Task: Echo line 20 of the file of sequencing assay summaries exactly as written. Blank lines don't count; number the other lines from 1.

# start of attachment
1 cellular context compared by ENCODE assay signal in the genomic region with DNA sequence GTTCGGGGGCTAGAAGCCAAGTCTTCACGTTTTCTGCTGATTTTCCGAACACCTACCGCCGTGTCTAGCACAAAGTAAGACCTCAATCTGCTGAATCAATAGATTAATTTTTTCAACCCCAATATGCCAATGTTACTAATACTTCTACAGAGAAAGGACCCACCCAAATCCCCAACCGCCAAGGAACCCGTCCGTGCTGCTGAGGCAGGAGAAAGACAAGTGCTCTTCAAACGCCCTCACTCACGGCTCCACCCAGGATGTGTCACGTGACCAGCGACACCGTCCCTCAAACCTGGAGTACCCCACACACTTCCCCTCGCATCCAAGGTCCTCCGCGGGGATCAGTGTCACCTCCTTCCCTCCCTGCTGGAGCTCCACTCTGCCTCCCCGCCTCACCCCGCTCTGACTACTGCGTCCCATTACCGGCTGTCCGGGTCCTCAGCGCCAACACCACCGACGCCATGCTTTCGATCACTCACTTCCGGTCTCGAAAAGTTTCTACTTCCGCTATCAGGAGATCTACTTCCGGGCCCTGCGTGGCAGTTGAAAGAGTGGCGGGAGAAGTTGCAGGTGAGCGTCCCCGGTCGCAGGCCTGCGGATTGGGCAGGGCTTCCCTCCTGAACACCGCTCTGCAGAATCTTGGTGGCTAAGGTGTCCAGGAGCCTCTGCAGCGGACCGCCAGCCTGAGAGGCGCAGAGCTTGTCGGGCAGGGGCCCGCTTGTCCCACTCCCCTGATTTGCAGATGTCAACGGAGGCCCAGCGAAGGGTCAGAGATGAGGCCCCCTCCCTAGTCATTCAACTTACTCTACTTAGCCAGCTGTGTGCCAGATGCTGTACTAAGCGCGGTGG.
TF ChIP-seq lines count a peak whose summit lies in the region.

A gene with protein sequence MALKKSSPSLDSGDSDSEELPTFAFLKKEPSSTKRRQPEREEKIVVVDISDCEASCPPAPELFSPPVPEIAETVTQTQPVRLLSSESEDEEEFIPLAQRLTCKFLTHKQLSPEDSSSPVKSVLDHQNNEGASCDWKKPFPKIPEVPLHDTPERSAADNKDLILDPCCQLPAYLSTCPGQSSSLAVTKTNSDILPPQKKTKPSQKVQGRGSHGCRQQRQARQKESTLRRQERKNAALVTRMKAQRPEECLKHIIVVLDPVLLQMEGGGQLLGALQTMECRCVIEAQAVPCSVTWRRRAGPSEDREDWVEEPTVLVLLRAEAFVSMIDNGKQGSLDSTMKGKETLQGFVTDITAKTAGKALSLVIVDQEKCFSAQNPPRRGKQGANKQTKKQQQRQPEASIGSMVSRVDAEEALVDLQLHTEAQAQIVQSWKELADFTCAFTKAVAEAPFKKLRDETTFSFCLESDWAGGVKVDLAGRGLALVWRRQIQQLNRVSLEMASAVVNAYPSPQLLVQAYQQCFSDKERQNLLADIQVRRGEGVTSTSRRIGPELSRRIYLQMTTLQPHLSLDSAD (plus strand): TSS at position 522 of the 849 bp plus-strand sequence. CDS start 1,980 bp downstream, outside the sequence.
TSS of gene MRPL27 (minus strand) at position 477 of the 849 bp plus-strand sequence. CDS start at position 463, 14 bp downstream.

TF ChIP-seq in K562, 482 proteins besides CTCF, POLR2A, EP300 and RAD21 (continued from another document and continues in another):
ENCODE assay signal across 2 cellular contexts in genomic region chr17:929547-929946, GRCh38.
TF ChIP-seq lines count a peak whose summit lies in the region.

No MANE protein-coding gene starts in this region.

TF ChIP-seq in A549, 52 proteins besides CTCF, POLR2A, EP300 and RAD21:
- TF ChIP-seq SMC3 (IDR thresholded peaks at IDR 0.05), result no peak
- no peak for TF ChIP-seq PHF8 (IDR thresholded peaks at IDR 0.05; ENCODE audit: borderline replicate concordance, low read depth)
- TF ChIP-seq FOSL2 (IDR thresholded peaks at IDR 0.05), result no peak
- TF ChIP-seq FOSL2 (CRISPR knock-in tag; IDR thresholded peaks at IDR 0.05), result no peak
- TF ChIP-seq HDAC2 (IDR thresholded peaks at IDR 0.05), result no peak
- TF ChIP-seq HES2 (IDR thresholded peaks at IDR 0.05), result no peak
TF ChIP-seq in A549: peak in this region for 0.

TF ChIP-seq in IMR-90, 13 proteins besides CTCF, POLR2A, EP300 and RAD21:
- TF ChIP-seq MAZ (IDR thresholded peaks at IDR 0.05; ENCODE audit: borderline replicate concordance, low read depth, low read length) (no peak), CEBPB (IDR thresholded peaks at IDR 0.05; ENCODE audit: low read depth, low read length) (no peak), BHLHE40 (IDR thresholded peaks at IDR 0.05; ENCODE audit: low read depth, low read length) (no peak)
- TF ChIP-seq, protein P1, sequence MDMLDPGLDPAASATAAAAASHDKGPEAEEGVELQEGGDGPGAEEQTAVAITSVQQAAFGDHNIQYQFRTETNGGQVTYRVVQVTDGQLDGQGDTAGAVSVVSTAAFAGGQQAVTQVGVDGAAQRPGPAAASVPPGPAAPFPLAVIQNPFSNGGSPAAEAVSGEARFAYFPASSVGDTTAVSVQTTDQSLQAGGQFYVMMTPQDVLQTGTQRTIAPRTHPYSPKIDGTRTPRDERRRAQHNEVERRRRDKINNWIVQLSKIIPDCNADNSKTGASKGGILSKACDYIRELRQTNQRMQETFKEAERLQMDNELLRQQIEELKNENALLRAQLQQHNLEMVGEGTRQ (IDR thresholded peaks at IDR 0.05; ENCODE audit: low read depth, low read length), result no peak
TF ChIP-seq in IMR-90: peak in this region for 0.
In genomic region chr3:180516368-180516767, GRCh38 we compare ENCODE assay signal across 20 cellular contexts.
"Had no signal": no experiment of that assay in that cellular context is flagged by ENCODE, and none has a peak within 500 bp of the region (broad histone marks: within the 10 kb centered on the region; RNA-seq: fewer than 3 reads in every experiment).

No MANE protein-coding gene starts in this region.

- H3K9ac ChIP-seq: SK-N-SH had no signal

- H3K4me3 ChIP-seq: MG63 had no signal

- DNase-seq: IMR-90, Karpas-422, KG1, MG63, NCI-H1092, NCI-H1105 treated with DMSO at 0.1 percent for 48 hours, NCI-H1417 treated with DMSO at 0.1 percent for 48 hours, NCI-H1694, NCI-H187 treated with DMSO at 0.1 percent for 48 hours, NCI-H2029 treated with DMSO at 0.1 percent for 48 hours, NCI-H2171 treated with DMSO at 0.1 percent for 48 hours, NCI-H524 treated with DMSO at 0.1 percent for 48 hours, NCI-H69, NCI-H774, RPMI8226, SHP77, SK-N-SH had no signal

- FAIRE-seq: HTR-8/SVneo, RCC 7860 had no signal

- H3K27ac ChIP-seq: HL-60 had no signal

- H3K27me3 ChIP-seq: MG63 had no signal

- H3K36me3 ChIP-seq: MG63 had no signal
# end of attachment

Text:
TF ChIP-seq in IMR-90: peak in this region for 0.